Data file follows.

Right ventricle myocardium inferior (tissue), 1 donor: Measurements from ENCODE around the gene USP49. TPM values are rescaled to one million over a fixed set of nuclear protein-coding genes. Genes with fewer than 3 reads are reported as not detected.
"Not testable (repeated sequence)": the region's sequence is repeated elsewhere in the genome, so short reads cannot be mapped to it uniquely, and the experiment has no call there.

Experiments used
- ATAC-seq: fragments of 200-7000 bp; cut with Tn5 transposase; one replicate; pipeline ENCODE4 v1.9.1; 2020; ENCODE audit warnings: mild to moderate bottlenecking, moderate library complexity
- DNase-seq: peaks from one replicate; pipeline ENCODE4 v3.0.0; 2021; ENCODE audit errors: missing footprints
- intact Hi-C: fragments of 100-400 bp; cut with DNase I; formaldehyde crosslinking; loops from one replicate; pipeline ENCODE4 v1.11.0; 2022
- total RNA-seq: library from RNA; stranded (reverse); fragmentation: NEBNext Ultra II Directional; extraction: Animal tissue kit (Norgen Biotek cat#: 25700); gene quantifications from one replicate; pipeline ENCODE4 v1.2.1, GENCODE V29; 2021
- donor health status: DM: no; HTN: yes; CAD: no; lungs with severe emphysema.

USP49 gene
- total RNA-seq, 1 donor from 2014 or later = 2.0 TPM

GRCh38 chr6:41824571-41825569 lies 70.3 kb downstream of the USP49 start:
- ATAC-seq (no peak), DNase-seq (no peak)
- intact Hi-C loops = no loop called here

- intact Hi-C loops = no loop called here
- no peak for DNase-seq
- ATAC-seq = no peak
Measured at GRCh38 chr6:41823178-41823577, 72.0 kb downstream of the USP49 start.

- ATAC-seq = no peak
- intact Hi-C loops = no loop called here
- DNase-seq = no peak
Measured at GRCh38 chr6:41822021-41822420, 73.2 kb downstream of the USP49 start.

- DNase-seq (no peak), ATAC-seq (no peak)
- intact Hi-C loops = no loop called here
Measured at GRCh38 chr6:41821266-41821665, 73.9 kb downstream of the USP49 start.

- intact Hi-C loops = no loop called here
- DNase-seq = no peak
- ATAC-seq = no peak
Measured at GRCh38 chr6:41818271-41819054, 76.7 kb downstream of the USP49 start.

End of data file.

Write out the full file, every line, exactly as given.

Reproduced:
Right ventricle myocardium inferior (tissue), 1 donor: Measurements from ENCODE around the gene USP49. TPM values are rescaled to one million over a fixed set of nuclear protein-coding genes. Genes with fewer than 3 reads are reported as not detected.
"Not testable (repeated sequence)": the region's sequence is repeated elsewhere in the genome, so short reads cannot be mapped to it uniquely, and the experiment has no call there.

Experiments used
- ATAC-seq: fragments of 200-7000 bp; cut with Tn5 transposase; one replicate; pipeline ENCODE4 v1.9.1; 2020; ENCODE audit warnings: mild to moderate bottlenecking, moderate library complexity
- DNase-seq: peaks from one replicate; pipeline ENCODE4 v3.0.0; 2021; ENCODE audit errors: missing footprints
- intact Hi-C: fragments of 100-400 bp; cut with DNase I; formaldehyde crosslinking; loops from one replicate; pipeline ENCODE4 v1.11.0; 2022
- total RNA-seq: library from RNA; stranded (reverse); fragmentation: NEBNext Ultra II Directional; extraction: Animal tissue kit (Norgen Biotek cat#: 25700); gene quantifications from one replicate; pipeline ENCODE4 v1.2.1, GENCODE V29; 2021
- donor health status: DM: no; HTN: yes; CAD: no; lungs with severe emphysema.

USP49 gene
- total RNA-seq, 1 donor from 2014 or later = 2.0 TPM

GRCh38 chr6:41824571-41825569 lies 70.3 kb downstream of the USP49 start:
- ATAC-seq (no peak), DNase-seq (no peak)
- intact Hi-C loops = no loop called here

- intact Hi-C loops = no loop called here
- no peak for DNase-seq
- ATAC-seq = no peak
Measured at GRCh38 chr6:41823178-41823577, 72.0 kb downstream of the USP49 start.

- ATAC-seq = no peak
- intact Hi-C loops = no loop called here
- DNase-seq = no peak
Measured at GRCh38 chr6:41822021-41822420, 73.2 kb downstream of the USP49 start.

- DNase-seq (no peak), ATAC-seq (no peak)
- intact Hi-C loops = no loop called here
Measured at GRCh38 chr6:41821266-41821665, 73.9 kb downstream of the USP49 start.

- intact Hi-C loops = no loop called here
- DNase-seq = no peak
- ATAC-seq = no peak
Measured at GRCh38 chr6:41818271-41819054, 76.7 kb downstream of the USP49 start.